The Peninsula Youth on Parade exhibits a real feeling of community
The Palos Verdes Peninsula’s youth bands, drill teams, baton twirlers, rhythmic gymnasts and the like travel as near as San Pedro and as far as Bulgaria to show their stuff in competition.
But does the hometown crowd get to see them? Not often enough, say the organizers of Peninsula Youth on Parade. And for nine years, they’ve been trying to remedy that with an annual parade through Peninsula Center in Rolling Hills Estates.
This year’s edition steps off at 10 a.m. Saturday from the Norris Community Theatre. About 2,500 people in 108 units--walking, riding in cars and carrying banners--will parade from the theater to the Rolling Hills High School football field in about an hour.
“We should see our own kids here in Palos Verdes,” said parade co-chairwoman Brigitte Shuegraf, a 20-year peninsula resident whose three children attended local schools. “We don’t judge or give out prizes because it’s not a competition, but a showcase. Each one is equal.”
While musicians and performers will give the parade its pizazz, there will be plenty of children on parade for doting parents to wave at. “This has become a performing arts event,” Shuegraf said.
Children from elementary through high school age will be marching, along with adult members of organizations that sponsor youth activities.
The Palos Verdes Peninsula 4-H Club will parade with goats and a llama. Boy Scout troops will march with flags. The Girl Scouts will have a clown pass out balloons. Malaga Cove Intermediate School has built a float.
From the Norris, the parade will move east on Deep Valley Drive, jog north on Dry Bank Drive to Silver Spur Road, and then continue west on Silver Spur to the high school.
“This is real special for us,” said Laura Fay, a 17-year-old member of the Palos Verdes High School drill team, which wears red velvet uniforms and will perform dance routines and formations in the parade. “We get to see our friends, and it’s a thrill to show off in our own community.”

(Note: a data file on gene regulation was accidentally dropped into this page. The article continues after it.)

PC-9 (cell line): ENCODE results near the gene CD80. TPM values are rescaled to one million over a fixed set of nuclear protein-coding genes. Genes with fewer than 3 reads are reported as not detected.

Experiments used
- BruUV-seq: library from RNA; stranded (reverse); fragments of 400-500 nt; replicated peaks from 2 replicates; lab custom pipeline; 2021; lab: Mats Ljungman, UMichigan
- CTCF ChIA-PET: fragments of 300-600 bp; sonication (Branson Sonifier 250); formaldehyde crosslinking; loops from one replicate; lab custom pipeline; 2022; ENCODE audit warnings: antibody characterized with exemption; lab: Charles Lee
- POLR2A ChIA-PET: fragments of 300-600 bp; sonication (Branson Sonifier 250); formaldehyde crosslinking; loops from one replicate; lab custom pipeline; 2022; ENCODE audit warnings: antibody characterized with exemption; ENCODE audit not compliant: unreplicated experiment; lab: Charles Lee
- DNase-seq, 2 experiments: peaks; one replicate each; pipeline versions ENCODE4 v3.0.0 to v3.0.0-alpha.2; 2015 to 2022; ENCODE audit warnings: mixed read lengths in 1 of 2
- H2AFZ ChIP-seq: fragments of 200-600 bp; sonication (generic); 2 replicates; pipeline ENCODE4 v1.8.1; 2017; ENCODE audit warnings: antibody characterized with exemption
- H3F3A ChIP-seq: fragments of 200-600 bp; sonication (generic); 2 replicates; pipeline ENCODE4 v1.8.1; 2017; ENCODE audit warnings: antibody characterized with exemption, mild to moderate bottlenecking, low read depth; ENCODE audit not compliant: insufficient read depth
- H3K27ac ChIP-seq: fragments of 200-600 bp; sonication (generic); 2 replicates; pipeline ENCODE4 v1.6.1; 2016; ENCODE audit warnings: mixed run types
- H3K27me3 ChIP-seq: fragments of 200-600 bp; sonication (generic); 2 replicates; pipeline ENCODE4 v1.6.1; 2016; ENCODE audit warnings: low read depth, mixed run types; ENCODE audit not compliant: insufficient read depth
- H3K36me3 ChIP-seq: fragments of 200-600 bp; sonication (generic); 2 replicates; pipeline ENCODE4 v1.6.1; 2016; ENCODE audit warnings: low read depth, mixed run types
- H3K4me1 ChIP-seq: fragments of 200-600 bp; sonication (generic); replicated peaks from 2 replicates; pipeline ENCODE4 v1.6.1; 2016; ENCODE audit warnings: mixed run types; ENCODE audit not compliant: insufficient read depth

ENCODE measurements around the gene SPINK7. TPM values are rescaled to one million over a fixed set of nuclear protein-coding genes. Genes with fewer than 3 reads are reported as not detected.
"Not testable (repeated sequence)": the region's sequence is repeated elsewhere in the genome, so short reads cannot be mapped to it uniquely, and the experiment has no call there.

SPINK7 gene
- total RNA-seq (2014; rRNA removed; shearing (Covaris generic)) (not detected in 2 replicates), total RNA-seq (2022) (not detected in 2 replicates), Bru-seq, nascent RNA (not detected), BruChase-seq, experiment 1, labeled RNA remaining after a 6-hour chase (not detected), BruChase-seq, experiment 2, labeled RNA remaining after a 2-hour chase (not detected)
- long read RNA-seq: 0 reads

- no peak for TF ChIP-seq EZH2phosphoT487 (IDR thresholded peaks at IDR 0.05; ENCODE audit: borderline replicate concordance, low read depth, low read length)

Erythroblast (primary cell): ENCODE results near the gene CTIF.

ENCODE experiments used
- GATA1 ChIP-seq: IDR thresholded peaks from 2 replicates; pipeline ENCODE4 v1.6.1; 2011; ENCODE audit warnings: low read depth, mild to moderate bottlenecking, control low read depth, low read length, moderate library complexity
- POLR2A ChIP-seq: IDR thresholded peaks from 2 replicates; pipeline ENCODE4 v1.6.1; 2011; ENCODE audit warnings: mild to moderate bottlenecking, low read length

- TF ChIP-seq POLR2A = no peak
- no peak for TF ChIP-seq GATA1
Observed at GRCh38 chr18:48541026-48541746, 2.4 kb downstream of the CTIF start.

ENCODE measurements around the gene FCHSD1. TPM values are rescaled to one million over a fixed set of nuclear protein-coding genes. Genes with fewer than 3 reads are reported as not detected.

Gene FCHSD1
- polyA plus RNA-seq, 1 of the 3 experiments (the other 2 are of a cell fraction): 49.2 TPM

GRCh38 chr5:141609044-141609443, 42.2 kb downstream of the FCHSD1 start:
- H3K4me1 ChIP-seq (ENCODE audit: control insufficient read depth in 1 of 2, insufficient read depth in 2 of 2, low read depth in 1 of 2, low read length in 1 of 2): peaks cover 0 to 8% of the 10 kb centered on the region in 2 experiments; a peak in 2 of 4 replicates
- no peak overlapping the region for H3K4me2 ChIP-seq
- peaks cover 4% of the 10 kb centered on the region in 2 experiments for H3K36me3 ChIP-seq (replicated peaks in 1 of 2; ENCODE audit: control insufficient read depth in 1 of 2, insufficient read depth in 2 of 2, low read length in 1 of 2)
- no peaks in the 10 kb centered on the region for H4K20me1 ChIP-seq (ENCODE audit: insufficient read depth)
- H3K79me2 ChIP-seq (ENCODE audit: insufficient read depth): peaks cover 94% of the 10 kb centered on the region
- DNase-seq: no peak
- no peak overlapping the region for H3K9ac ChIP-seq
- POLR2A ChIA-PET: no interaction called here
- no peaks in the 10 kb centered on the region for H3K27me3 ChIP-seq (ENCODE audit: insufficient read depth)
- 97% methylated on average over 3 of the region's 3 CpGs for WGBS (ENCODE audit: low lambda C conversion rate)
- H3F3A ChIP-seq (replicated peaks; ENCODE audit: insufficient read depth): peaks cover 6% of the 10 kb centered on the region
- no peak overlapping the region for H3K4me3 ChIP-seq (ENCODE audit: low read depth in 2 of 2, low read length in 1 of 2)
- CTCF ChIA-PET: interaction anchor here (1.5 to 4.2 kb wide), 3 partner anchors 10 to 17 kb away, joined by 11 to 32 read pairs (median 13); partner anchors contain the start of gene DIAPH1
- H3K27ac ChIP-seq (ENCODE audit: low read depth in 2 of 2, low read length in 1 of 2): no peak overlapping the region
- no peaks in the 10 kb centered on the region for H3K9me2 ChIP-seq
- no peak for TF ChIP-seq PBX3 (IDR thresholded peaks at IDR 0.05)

Drill team instructor Rosemary Muilenburg said the 43 girls on the team work two to three hours every afternoon to perfect their routines, and said they deserve the recognition. “Most people in the community haven’t the vaguest notion what they do,” she said.
The parade will be followed by a band and drill team field show at the high school. After that, young people will perform at the Norris and at the Shops at Palos Verdes, formerly Courtyard Mall. The entertainment will range from ice skating and gymnastics to orchestra music, dance and drama.
“We’ve been in the parade every year, and it’s a marvelous thing,” said Jolie Barretta, coach of the West Coast Waves, a rhythmic gymnastics group of 24 girls between the ages of 6 and 16 who work out in Rolling Hills Estates.
The youngsters perform graceful dances and acrobatic turns and leaps while tossing rope, hoops, balls and clubs. “It’s a sport that takes a lot of timing, but it’s also an art form creating visual patterns,” Barretta said. It also a sport that has taken the group to Bulgaria, Mexico and Canada.
She said the parade has a real feeling of community. “The youth of this community is so active. There is so much going on, they deserve to be celebrated,” she said.
This year’s parade theme is “Peninsula International,” calling attention to the ethnic changes under way on the peninsula, once almost entirely Anglo. Flags of 72 countries will be carried, marking the birthplaces of 1,500 children attending peninsula schools.
“This speaks to what the community has become and is why the theme was chosen,” said Janet Baszile of the Community Assn. of the Peninsula’s Multicultural Committee, who is coordinating the flag event. She said the largest number of foreign-born students are Japanese, followed by Taiwanese and Hong Kong Chinese, Koreans and Iranians.
Budgeted at $5,000, the parade is paid for through sale of souvenir pins--an idea borrowed from the 1984 Olympics--and by donations from community organizations and businesses, from individuals and the four peninsula cities. Most of the money goes for liability insurance and traffic control.
“More people are involved in Youth on Parade than in any other one activity on the peninsula,” said John LeFevre, a Boy Scout leader and co-chairman of the parade. “The community can see that these are our bands, our schools, our youth groups.”
What: Peninsula Youth on Parade.
When: Saturday 10 a.m.
Where: Peninsula Center, Rolling Hills Estates.
Information: 541-2025; 377-4478.